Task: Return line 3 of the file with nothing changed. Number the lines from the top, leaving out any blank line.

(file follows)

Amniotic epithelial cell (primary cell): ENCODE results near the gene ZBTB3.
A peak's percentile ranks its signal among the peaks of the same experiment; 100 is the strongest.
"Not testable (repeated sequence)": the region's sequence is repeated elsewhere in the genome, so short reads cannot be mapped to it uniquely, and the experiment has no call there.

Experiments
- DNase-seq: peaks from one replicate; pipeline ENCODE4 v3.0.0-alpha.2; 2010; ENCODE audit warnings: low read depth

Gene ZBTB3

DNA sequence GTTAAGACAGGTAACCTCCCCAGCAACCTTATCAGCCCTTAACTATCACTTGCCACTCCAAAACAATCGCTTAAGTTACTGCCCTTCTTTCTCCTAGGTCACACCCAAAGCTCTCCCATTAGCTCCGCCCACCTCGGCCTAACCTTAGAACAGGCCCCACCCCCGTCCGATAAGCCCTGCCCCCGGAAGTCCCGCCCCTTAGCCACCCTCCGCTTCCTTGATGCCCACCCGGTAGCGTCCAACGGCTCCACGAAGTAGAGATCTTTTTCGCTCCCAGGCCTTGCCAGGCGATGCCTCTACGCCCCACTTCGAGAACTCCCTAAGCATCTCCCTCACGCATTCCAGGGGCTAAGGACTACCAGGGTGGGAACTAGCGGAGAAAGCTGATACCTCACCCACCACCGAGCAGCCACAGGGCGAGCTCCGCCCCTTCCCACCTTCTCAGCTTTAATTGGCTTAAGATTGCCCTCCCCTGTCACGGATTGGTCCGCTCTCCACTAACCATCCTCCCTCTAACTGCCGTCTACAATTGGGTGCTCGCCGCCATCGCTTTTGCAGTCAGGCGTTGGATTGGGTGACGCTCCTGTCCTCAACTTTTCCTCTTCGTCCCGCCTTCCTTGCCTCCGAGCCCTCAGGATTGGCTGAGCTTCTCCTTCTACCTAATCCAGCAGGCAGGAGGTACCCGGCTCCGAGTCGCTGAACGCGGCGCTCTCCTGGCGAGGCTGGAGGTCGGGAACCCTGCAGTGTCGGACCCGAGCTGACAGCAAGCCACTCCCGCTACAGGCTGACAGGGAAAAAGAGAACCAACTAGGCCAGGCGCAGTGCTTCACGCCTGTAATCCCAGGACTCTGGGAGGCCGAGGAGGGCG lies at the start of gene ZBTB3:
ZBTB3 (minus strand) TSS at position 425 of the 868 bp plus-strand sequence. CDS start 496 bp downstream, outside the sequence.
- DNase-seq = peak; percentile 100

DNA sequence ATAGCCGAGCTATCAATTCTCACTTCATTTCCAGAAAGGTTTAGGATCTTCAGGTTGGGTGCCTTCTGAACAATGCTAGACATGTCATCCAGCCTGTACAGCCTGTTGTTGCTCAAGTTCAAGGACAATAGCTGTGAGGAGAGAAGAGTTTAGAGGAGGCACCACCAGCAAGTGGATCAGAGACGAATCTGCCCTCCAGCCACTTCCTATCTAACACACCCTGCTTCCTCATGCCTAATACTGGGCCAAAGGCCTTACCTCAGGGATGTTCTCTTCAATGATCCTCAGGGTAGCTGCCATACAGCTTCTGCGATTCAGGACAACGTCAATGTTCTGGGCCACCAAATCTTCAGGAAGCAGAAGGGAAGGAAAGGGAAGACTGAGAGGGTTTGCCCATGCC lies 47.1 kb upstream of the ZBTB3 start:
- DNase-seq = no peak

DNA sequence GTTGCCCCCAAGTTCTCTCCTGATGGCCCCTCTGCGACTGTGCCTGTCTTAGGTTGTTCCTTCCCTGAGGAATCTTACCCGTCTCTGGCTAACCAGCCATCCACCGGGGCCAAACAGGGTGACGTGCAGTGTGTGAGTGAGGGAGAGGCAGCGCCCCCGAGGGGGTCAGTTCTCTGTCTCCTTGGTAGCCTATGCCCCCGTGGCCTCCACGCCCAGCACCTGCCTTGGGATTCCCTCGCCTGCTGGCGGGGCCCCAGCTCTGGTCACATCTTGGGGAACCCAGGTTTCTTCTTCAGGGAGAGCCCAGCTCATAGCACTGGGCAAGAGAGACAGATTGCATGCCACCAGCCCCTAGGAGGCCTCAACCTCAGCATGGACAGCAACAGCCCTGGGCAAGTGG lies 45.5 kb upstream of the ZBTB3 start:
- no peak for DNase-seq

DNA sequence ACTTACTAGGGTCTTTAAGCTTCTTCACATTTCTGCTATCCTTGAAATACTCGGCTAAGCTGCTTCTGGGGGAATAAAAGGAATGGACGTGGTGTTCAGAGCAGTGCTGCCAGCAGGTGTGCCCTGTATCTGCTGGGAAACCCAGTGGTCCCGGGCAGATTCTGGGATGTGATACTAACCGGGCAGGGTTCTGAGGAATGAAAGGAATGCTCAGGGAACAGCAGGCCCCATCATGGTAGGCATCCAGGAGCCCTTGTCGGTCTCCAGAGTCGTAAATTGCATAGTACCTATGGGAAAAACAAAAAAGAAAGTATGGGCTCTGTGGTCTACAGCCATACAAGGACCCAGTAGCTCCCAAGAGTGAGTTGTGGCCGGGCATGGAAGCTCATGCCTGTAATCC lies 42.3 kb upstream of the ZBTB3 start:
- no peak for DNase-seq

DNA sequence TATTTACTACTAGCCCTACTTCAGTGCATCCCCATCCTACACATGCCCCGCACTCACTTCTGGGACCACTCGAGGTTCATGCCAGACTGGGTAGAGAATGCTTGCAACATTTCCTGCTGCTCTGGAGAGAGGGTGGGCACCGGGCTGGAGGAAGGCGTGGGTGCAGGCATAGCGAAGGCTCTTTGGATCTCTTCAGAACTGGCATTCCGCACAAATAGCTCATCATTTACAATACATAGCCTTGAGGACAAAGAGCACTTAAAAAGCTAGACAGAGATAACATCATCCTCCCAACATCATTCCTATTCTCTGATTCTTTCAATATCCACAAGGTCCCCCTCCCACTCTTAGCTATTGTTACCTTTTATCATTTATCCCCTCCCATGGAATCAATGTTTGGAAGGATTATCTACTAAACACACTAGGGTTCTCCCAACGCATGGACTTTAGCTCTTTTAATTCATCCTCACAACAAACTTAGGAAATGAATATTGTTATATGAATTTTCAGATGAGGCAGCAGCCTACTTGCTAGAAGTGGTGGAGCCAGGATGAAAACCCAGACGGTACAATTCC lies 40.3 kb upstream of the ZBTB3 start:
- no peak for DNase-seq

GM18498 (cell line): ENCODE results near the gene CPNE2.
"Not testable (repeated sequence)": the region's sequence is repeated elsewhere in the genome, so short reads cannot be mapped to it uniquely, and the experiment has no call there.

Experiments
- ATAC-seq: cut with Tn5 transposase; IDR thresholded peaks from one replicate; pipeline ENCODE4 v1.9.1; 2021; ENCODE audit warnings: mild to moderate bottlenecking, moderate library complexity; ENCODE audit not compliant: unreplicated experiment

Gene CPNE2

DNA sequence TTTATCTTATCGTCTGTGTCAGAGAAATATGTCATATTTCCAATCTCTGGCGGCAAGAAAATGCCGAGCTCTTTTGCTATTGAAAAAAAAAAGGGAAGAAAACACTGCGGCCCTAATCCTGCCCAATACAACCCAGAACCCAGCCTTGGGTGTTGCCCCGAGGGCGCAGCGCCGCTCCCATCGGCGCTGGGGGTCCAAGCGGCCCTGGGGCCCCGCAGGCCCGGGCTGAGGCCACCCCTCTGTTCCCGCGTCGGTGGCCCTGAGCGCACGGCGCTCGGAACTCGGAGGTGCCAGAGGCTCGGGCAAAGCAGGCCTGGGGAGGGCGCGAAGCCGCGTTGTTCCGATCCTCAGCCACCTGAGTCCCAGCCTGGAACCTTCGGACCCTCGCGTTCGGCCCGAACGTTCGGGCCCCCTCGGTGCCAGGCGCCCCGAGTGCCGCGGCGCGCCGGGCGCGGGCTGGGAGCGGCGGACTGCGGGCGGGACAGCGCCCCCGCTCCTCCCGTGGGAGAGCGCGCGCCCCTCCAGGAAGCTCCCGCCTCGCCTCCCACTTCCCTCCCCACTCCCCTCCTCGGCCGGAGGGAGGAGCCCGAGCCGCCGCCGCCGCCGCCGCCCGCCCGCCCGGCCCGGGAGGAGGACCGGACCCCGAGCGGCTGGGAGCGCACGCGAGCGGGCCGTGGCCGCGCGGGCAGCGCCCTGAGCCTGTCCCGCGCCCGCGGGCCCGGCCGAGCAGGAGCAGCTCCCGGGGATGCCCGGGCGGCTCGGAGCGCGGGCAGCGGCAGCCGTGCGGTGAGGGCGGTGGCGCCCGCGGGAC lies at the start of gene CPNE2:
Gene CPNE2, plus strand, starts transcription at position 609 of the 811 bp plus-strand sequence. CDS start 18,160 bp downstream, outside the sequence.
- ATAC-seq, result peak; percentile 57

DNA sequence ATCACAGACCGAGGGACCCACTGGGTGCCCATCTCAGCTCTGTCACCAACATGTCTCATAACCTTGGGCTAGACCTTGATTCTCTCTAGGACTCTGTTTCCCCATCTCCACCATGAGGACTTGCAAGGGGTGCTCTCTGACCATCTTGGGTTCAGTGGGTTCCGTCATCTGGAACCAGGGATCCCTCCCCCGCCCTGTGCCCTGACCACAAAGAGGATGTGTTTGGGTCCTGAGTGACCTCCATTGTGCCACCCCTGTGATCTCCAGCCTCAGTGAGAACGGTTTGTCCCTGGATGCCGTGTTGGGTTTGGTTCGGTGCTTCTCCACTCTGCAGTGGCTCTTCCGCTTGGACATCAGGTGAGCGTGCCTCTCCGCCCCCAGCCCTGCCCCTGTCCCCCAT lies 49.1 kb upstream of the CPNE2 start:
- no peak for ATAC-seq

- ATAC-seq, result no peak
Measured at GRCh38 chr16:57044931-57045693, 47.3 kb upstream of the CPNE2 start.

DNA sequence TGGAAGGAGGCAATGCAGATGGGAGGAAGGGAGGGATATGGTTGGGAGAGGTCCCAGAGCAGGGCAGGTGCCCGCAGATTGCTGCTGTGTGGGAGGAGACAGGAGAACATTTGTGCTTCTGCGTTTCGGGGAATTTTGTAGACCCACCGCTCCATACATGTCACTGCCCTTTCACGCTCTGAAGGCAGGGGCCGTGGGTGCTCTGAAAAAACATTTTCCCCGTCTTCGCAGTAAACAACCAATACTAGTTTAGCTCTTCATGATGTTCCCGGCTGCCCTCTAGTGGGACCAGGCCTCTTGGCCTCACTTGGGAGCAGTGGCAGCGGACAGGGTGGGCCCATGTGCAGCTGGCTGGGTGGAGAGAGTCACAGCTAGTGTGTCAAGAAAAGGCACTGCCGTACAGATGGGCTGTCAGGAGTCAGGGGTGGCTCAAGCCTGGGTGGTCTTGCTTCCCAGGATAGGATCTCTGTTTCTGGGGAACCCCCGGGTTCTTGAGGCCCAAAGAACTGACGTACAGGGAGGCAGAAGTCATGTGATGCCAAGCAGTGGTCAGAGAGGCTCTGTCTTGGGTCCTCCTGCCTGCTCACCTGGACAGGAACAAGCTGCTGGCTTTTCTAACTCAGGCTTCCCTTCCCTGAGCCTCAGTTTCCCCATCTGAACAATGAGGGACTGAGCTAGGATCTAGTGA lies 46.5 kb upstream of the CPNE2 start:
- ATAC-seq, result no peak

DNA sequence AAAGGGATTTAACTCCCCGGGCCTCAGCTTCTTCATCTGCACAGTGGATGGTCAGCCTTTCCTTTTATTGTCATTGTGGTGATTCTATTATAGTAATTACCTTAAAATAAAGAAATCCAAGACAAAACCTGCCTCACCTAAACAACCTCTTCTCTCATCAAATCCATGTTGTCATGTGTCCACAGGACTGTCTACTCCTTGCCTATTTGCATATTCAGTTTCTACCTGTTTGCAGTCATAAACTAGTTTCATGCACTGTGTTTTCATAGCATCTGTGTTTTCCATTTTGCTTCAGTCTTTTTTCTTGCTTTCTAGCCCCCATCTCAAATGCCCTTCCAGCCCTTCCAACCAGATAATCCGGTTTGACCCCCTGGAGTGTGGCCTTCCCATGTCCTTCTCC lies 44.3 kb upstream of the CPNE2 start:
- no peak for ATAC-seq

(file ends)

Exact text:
"Not testable (repeated sequence)": the region's sequence is repeated elsewhere in the genome, so short reads cannot be mapped to it uniquely, and the experiment has no call there.